David Eggers' The Circle is a 2013 dystopian novel, which follows a young and sharp young girl, Mae Holland, as she undertakes her first job out of college with the large technology company, The Circle. The Circle provides impressive amenities for its employees, but insists on high performance and an unwavering dedication to company ethos and a high degree of participation in social activities outside of work.
Mae feels grateful to have landed this job as a result of her friendship with a company executive, Annie, who was Mae's college roommate. At first, Mae performs very well at her job (and feels a heightened amount of pressure, owing to her personal friendship with Annie, who is responsible for Annie's position at The Circle).
When Mae visits her parents, who live a couple of hours away from company headquarters, she encounters her college boyfriend, Mercer, who openly distrusts the "Big Brother" culture promoted by The Circle. At first with good intentions, but later in open defiance of Mercer, Mae posts photos of his hand-made lamps on her social media account, with a view to bringing attention to his business. Mercer is irate, and avoids Mae. Eventually, Mercer dies running away from The Circle's surveillance cameras, allowing the public to witness his death.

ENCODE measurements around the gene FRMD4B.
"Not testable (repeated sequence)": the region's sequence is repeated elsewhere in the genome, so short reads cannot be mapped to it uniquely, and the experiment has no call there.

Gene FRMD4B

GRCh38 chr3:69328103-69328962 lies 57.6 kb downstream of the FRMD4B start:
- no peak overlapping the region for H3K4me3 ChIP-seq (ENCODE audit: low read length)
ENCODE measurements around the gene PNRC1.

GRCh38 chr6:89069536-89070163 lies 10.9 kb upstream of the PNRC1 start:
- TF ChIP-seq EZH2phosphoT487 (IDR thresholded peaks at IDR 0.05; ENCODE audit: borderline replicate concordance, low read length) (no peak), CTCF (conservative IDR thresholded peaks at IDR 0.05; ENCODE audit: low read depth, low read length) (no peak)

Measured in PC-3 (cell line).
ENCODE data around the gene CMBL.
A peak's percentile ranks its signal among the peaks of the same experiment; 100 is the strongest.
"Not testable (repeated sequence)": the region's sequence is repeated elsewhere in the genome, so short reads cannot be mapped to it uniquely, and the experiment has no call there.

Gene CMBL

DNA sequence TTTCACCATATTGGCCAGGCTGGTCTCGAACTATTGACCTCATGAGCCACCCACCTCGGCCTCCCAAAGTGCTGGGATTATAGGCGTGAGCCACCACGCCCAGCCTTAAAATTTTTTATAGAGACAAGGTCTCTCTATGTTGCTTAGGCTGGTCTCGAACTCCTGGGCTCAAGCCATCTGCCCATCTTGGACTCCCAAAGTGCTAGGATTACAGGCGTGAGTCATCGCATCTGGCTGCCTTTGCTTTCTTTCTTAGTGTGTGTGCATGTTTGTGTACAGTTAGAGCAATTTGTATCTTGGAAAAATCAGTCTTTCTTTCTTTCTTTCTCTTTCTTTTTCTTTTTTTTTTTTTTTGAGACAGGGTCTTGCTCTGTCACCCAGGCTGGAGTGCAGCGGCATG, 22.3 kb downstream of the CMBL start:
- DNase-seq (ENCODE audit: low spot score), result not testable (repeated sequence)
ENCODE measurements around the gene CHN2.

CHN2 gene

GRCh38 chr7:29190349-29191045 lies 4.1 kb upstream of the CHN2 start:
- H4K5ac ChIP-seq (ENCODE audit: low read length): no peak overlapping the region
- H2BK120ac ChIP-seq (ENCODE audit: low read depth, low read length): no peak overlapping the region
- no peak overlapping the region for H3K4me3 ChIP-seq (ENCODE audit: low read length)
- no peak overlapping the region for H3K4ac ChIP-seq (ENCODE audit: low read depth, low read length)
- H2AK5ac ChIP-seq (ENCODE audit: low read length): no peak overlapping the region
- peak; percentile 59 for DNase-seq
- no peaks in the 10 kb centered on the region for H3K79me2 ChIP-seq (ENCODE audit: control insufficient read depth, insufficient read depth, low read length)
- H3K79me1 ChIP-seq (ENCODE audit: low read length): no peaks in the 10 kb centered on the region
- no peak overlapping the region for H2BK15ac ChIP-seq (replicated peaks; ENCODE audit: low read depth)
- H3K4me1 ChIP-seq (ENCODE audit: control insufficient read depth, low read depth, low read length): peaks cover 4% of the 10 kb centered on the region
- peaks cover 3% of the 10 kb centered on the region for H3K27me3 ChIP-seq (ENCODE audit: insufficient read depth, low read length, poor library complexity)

In order to prove her allegiance to the company, Mae agrees to participate in the program called SeeChange, spearheaded by The Circle. This program involves Mae wearing a camera on her person, with the result that the public can see all details of her life (including interpersonal relationships, as well as what she eats and drinks). Mae has a liaison with the mysterious Kalden (an attractive but inscrutable company employee) as well as with her colleague, Francis.
The company is simultaneously piloting a program called PastPerfect, which allows the public to witness the family past of its participants. Annie agrees to participate--a decision which reveals the jarring nature extent of her family's transgressions (of which Annie herself was previously unaware).
The novel ends rather abruptly and ambiguously, with a revelation concerning Mae's love interest, Kalden; a defeated Mercer driving himself off a bridge in public view (afforded by The Circle's camera system), as well as Annie in a coma, distressed by her knowledge of her family secrets. At the novel's close, Mae seems to intend to continue working in service of The Circle.